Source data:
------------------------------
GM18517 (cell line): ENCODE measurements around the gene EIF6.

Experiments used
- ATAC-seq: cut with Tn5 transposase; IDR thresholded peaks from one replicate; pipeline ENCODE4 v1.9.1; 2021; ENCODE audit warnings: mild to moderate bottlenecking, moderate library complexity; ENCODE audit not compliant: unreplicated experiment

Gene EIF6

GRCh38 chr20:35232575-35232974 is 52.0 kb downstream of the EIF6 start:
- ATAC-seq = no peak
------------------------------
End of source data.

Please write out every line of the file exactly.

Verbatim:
GM18517 (cell line): ENCODE measurements around the gene EIF6.

Experiments used
- ATAC-seq: cut with Tn5 transposase; IDR thresholded peaks from one replicate; pipeline ENCODE4 v1.9.1; 2021; ENCODE audit warnings: mild to moderate bottlenecking, moderate library complexity; ENCODE audit not compliant: unreplicated experiment

Gene EIF6

GRCh38 chr20:35232575-35232974 is 52.0 kb downstream of the EIF6 start:
- ATAC-seq = no peak